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Article of Interest - General Ed Reform

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Miami-Dade Schools May Split Genders
Matthew I. Pinzur, Miami Herald, September 15, 2005
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Kendall Couture came home one day and said she never wanted to return to school. Her boyfriend, Liam, had told her his true love was a classmate named Abby, and she could not stand the thought of sharing a classroom with them.

She was 4 years old.

'My husband said, `I thought I'd have to deal with that in junior high at the least, not preschool,' '' recalled Kendall's mother, Kathy Piechura-Couture.

The next year, she enrolled Kendall in an all-girls kindergarten at Woodward Avenue Elementary near their home in DeLand, the only public elementary in Florida to offer single-gender classes. Something similar could be in the works in Miami-Dade County, where superintendent Rudy Crew wants to bring the concept to grades 7 through 12.

''There is a need for some protection,'' said the school's principal, Jo Anne Rodkey. ``These kids grow up so fast.''


When the single-gender classes began last year -- voluntary for both students and teachers -- the results were jarring. In co-ed fourth-grade classes, 33 percent of boys and 59 percent of girls passed the state's standardized writing test. In the single-gender classes, those figures jumped to 86 percent for boys and 75 percent for girls.

Likewise, in kindergarten and second grade -- not enough teachers volunteered to staff single-gender classes for other grades -- boys and girls both did better on standardized tests than their peers in co-ed groups.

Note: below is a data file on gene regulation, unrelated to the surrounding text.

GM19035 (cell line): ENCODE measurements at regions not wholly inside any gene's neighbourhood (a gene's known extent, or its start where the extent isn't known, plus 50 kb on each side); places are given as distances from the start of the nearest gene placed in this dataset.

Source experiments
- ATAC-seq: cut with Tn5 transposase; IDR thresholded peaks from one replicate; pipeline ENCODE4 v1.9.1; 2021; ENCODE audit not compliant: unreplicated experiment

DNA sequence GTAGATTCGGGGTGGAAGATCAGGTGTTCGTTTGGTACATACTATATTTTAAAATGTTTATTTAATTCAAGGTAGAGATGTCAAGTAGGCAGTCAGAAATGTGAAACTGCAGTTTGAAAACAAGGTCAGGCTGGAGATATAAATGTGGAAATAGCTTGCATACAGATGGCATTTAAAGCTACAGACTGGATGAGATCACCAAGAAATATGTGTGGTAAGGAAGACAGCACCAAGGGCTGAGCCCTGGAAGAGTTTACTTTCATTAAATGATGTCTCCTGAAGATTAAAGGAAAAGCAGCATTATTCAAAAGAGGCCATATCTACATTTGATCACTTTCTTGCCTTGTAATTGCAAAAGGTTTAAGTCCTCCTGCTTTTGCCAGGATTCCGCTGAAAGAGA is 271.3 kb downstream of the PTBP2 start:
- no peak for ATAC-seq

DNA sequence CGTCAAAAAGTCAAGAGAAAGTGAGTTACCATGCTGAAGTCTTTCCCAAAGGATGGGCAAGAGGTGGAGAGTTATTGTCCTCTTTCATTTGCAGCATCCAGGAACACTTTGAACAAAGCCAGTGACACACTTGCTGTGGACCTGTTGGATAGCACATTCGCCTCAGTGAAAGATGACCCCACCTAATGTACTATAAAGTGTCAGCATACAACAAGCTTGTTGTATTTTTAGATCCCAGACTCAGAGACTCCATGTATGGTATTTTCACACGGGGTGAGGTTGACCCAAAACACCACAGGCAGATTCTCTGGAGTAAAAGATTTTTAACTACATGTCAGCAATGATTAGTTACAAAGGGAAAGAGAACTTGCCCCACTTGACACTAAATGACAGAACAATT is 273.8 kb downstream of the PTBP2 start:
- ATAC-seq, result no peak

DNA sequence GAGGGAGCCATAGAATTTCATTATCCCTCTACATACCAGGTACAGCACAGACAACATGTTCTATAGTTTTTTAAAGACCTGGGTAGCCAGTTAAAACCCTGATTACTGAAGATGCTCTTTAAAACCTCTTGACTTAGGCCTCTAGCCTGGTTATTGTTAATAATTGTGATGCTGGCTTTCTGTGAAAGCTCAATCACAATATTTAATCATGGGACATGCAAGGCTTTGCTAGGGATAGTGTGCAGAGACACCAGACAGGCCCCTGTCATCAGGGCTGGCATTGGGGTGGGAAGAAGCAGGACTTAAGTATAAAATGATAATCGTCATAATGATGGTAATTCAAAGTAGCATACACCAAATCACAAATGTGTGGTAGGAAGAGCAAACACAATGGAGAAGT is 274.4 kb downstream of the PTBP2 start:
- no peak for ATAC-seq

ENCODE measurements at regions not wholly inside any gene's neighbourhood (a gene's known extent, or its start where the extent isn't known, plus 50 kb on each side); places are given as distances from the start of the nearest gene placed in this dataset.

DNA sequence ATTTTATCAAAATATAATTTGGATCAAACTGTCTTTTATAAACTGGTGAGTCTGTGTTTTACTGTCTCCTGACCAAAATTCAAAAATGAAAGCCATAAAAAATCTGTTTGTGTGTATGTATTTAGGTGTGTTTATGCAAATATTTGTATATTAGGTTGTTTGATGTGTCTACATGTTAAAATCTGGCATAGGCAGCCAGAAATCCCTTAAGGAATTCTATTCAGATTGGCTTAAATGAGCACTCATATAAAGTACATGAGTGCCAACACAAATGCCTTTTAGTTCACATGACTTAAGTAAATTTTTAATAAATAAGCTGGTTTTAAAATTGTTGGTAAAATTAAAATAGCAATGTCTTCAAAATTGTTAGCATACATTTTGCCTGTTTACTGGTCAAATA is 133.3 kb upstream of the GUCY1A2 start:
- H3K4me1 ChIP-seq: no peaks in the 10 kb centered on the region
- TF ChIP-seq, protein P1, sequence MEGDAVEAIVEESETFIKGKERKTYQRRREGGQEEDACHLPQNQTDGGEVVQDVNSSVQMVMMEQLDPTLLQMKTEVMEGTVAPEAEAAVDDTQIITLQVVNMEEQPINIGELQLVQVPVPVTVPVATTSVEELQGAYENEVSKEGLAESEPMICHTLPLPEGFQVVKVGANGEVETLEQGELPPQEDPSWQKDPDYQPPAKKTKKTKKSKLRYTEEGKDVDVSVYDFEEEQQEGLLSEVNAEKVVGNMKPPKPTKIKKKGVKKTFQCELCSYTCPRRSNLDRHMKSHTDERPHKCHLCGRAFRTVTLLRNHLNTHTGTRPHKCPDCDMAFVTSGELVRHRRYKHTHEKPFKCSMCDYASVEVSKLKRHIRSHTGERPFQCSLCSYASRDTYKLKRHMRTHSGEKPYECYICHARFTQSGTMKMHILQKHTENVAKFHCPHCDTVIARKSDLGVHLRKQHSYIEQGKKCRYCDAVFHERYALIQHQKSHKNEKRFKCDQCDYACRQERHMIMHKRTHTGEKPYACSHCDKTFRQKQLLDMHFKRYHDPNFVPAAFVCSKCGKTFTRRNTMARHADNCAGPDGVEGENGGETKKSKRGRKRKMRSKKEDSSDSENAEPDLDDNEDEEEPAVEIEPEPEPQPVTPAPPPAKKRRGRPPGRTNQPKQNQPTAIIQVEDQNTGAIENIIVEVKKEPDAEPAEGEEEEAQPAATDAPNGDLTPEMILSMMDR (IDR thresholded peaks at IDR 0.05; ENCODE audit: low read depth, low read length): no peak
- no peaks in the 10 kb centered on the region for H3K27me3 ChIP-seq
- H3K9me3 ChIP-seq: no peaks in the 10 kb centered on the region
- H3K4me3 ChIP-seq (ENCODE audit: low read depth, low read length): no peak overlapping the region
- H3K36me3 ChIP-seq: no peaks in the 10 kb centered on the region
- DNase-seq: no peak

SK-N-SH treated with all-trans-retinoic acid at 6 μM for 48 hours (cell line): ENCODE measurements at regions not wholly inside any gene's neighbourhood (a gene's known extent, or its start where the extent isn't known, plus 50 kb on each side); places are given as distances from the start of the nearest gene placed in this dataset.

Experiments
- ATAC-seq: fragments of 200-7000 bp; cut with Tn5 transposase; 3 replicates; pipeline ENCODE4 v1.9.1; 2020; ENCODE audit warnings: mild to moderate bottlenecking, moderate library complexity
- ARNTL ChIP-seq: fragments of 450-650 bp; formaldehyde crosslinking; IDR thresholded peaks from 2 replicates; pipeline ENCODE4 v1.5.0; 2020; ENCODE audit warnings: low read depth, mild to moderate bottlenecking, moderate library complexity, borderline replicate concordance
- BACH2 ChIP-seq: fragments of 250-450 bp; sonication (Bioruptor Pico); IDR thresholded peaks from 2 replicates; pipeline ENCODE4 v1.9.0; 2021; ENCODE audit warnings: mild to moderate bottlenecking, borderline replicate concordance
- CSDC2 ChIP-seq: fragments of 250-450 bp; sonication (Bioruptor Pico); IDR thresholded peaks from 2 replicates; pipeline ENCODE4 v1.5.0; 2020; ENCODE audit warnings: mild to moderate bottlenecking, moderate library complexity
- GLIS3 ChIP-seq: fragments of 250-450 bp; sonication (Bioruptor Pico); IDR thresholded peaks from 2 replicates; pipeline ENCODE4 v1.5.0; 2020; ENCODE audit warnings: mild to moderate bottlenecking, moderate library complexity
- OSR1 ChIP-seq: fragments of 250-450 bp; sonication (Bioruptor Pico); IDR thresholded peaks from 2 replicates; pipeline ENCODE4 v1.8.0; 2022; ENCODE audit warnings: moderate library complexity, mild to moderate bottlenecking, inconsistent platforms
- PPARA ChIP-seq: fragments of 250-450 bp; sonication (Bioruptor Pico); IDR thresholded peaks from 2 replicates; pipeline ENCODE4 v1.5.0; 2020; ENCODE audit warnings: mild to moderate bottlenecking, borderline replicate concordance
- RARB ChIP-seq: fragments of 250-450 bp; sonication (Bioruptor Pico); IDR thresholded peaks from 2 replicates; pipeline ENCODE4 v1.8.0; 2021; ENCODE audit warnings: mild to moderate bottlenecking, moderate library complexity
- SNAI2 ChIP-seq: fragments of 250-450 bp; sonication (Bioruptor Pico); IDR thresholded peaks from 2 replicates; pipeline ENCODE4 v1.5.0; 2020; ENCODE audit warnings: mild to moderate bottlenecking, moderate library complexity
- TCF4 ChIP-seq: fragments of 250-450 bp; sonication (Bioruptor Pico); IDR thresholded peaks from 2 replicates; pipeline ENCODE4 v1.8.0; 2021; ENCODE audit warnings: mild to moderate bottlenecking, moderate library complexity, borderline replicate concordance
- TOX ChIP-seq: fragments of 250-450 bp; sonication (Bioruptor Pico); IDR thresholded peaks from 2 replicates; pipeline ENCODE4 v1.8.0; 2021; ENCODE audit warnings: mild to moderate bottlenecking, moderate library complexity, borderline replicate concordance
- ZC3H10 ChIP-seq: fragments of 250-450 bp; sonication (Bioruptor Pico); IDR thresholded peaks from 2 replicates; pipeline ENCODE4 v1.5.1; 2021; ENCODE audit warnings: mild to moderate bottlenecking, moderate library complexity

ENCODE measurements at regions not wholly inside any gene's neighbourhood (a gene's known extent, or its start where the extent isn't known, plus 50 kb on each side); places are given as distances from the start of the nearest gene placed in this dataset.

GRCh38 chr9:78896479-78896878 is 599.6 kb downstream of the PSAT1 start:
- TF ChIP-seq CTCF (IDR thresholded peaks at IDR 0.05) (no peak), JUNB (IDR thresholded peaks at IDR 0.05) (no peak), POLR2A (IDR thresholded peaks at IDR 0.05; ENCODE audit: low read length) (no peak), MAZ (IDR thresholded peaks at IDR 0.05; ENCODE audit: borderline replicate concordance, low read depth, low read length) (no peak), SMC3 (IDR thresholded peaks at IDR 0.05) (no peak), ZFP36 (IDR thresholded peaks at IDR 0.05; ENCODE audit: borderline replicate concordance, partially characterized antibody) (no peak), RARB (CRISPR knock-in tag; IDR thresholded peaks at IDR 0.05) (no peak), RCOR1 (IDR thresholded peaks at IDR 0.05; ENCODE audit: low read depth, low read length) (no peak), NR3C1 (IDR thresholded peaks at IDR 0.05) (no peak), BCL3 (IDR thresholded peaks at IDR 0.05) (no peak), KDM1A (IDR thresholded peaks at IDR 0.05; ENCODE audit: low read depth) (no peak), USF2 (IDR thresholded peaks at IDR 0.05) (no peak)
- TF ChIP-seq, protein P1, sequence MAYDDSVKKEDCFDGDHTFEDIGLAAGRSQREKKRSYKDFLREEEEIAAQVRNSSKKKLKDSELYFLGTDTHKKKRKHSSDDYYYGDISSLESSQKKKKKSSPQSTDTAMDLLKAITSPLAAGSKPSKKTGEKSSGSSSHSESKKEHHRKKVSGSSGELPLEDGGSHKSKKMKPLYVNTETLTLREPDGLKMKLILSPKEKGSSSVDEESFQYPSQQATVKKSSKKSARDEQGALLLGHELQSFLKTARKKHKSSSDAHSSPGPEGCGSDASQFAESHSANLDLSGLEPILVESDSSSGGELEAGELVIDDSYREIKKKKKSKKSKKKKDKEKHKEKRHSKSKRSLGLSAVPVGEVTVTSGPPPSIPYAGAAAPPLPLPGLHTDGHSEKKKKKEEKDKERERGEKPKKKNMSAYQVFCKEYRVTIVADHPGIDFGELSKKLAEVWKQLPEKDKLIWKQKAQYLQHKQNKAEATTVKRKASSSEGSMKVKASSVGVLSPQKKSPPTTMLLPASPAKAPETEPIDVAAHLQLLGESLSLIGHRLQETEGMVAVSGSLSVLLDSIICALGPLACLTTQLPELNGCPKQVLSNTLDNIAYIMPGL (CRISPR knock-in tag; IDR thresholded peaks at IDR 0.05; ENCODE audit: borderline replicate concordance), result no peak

''I knew there would be some differences, but it was just dramatic,'' said Karen Medlin, an 18-year veteran of Volusia County schools, who teaches all-girls kindergarten.

Still, even the educators who created the Woodward program warn against overreacting to the results. There were far too few children to constitute a reliable study, and Woodward uses other unconventional programs that might explain the scores.

Nonetheless, results like those in DeLand are driving more public schools to embrace the model, which has long been accepted in private and parochial schools.

Just eight years ago, only four public schools across the country had any singlegender classes, according to the National Association for Single Sex Public Education, a Maryland-based group.

The group now lists nearly 200 public schools in the country, most of which are co-ed schools with some single-gender classes. Part of the federal No Child Left Behind Act encourages further experiments by allowing districts to fund them with federal dollars.


A few public secondary schools in Florida, including two middle schools in Palm Beach County and South Plantation High in Broward, offer some single-gender classes.

Now Crew wants to create the first completely single-sex public schools in Florida, magnet schools that would house grades 7 through 12 and could open as soon as 2007.

''You will be able to see young people focused on their day-to-day work and the concept of where they're going with their life,'' Crew said. ``We might be able to maximize their human potential if we begin to eliminate these distractions.''

The words ''might,'' ''could'' and ''maybe'' are the basic vocabulary of single-gender education: studies are rare, unreliable and often based on overseas or private schools that form poor models for urban education in the U.S.

The school in Volusia County is a perfect example of imperfect data.

All the teachers and students -- or at least their parents -- volunteered for the program. Education experts widely agree that people who seek out alternative programs are inherently more interested in schooling and therefore more likely to succeed, even in a regular program. The same problem makes magnet programs and charter schools hard to reliably examine.

The data were even muddier because some single-gender classes and some co-ed classes were part of another experiment by Rodkey, the principal, in which the school day was extended by an hour.